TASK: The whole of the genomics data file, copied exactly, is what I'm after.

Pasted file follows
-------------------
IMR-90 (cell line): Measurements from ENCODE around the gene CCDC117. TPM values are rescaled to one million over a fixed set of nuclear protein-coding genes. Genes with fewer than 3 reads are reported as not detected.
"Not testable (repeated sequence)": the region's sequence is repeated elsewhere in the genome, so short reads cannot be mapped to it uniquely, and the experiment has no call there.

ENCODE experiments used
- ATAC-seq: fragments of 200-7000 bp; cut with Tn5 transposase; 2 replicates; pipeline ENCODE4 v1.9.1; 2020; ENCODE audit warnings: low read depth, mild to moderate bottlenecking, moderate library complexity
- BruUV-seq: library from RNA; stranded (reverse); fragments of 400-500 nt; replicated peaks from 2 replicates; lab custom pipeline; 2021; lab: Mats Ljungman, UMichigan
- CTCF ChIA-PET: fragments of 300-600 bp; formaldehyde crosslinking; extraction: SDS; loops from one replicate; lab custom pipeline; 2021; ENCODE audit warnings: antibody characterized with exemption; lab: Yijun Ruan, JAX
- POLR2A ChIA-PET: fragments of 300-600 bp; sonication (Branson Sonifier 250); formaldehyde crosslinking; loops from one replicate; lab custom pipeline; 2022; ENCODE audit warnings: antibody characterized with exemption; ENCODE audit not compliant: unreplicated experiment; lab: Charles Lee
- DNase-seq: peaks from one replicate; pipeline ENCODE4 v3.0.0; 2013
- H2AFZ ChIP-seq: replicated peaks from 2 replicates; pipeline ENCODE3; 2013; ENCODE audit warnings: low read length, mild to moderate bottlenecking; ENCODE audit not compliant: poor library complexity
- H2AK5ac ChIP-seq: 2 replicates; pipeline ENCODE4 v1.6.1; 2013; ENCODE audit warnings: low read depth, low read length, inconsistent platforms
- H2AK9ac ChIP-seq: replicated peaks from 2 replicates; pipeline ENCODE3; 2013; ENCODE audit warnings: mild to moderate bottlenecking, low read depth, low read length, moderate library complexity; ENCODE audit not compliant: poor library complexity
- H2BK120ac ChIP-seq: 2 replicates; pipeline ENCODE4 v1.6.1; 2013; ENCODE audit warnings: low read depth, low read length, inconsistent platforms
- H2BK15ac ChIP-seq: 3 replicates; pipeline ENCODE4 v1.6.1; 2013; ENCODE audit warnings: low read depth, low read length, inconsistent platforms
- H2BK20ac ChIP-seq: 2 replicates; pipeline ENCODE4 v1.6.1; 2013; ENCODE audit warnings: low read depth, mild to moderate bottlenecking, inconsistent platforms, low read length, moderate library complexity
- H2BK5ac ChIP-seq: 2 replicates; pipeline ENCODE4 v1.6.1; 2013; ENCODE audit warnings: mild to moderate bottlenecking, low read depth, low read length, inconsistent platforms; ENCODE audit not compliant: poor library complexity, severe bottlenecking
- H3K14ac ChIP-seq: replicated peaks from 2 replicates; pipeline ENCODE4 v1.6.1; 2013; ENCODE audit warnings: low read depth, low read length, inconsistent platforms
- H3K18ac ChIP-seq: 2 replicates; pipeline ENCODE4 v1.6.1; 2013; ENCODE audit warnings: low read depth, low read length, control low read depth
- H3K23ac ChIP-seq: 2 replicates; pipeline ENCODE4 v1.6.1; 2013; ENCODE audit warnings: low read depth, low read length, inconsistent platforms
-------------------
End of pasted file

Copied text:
IMR-90 (cell line): Measurements from ENCODE around the gene CCDC117. TPM values are rescaled to one million over a fixed set of nuclear protein-coding genes. Genes with fewer than 3 reads are reported as not detected.
"Not testable (repeated sequence)": the region's sequence is repeated elsewhere in the genome, so short reads cannot be mapped to it uniquely, and the experiment has no call there.

ENCODE experiments used
- ATAC-seq: fragments of 200-7000 bp; cut with Tn5 transposase; 2 replicates; pipeline ENCODE4 v1.9.1; 2020; ENCODE audit warnings: low read depth, mild to moderate bottlenecking, moderate library complexity
- BruUV-seq: library from RNA; stranded (reverse); fragments of 400-500 nt; replicated peaks from 2 replicates; lab custom pipeline; 2021; lab: Mats Ljungman, UMichigan
- CTCF ChIA-PET: fragments of 300-600 bp; formaldehyde crosslinking; extraction: SDS; loops from one replicate; lab custom pipeline; 2021; ENCODE audit warnings: antibody characterized with exemption; lab: Yijun Ruan, JAX
- POLR2A ChIA-PET: fragments of 300-600 bp; sonication (Branson Sonifier 250); formaldehyde crosslinking; loops from one replicate; lab custom pipeline; 2022; ENCODE audit warnings: antibody characterized with exemption; ENCODE audit not compliant: unreplicated experiment; lab: Charles Lee
- DNase-seq: peaks from one replicate; pipeline ENCODE4 v3.0.0; 2013
- H2AFZ ChIP-seq: replicated peaks from 2 replicates; pipeline ENCODE3; 2013; ENCODE audit warnings: low read length, mild to moderate bottlenecking; ENCODE audit not compliant: poor library complexity
- H2AK5ac ChIP-seq: 2 replicates; pipeline ENCODE4 v1.6.1; 2013; ENCODE audit warnings: low read depth, low read length, inconsistent platforms
- H2AK9ac ChIP-seq: replicated peaks from 2 replicates; pipeline ENCODE3; 2013; ENCODE audit warnings: mild to moderate bottlenecking, low read depth, low read length, moderate library complexity; ENCODE audit not compliant: poor library complexity
- H2BK120ac ChIP-seq: 2 replicates; pipeline ENCODE4 v1.6.1; 2013; ENCODE audit warnings: low read depth, low read length, inconsistent platforms
- H2BK15ac ChIP-seq: 3 replicates; pipeline ENCODE4 v1.6.1; 2013; ENCODE audit warnings: low read depth, low read length, inconsistent platforms
- H2BK20ac ChIP-seq: 2 replicates; pipeline ENCODE4 v1.6.1; 2013; ENCODE audit warnings: low read depth, mild to moderate bottlenecking, inconsistent platforms, low read length, moderate library complexity
- H2BK5ac ChIP-seq: 2 replicates; pipeline ENCODE4 v1.6.1; 2013; ENCODE audit warnings: mild to moderate bottlenecking, low read depth, low read length, inconsistent platforms; ENCODE audit not compliant: poor library complexity, severe bottlenecking
- H3K14ac ChIP-seq: replicated peaks from 2 replicates; pipeline ENCODE4 v1.6.1; 2013; ENCODE audit warnings: low read depth, low read length, inconsistent platforms
- H3K18ac ChIP-seq: 2 replicates; pipeline ENCODE4 v1.6.1; 2013; ENCODE audit warnings: low read depth, low read length, control low read depth
- H3K23ac ChIP-seq: 2 replicates; pipeline ENCODE4 v1.6.1; 2013; ENCODE audit warnings: low read depth, low read length, inconsistent platforms